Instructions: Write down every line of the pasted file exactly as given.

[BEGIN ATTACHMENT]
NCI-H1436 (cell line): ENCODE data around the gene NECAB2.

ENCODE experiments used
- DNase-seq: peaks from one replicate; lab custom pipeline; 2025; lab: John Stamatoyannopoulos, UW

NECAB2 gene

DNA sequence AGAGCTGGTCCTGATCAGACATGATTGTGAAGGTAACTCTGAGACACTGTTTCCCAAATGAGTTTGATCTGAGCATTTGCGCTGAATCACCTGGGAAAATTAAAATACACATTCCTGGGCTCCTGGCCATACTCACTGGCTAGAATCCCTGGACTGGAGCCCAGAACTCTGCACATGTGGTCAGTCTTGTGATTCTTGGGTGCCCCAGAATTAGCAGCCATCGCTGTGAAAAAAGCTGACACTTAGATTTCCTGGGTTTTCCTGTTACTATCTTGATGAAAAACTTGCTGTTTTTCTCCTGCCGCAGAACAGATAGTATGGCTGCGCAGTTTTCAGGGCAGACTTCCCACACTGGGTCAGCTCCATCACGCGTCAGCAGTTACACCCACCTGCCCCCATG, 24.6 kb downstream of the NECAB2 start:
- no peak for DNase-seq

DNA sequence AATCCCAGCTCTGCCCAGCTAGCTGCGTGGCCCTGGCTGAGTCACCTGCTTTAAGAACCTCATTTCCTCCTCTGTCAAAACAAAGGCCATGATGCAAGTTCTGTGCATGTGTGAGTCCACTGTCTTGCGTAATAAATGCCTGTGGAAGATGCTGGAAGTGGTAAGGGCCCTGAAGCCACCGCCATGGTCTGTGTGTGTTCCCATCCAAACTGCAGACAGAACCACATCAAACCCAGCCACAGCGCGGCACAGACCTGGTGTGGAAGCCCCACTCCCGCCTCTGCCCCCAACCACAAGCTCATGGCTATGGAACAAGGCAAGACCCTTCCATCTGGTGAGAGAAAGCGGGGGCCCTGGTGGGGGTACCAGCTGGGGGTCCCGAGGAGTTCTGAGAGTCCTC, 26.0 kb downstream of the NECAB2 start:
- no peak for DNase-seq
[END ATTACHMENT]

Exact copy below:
NCI-H1436 (cell line): ENCODE data around the gene NECAB2.

ENCODE experiments used
- DNase-seq: peaks from one replicate; lab custom pipeline; 2025; lab: John Stamatoyannopoulos, UW

NECAB2 gene

DNA sequence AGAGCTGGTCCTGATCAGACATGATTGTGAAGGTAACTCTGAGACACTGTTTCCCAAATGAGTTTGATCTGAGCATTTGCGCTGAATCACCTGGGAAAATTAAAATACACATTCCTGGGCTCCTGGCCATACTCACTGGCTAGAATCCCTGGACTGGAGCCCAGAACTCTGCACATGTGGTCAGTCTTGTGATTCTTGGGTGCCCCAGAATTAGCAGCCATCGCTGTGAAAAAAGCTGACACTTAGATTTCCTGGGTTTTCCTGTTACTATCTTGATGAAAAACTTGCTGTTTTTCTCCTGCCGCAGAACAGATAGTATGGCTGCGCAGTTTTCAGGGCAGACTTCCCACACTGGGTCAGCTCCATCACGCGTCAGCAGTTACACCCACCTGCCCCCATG, 24.6 kb downstream of the NECAB2 start:
- no peak for DNase-seq

DNA sequence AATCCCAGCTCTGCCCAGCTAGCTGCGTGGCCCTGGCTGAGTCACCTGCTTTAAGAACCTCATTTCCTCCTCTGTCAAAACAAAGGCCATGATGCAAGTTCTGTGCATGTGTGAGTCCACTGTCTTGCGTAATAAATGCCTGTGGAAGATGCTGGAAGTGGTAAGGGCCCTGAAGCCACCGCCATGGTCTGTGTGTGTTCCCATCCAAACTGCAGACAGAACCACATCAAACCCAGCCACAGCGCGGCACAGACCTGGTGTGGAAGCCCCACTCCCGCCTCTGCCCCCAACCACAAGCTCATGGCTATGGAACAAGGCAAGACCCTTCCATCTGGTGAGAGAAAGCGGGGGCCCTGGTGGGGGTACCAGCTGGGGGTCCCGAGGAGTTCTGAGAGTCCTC, 26.0 kb downstream of the NECAB2 start:
- no peak for DNase-seq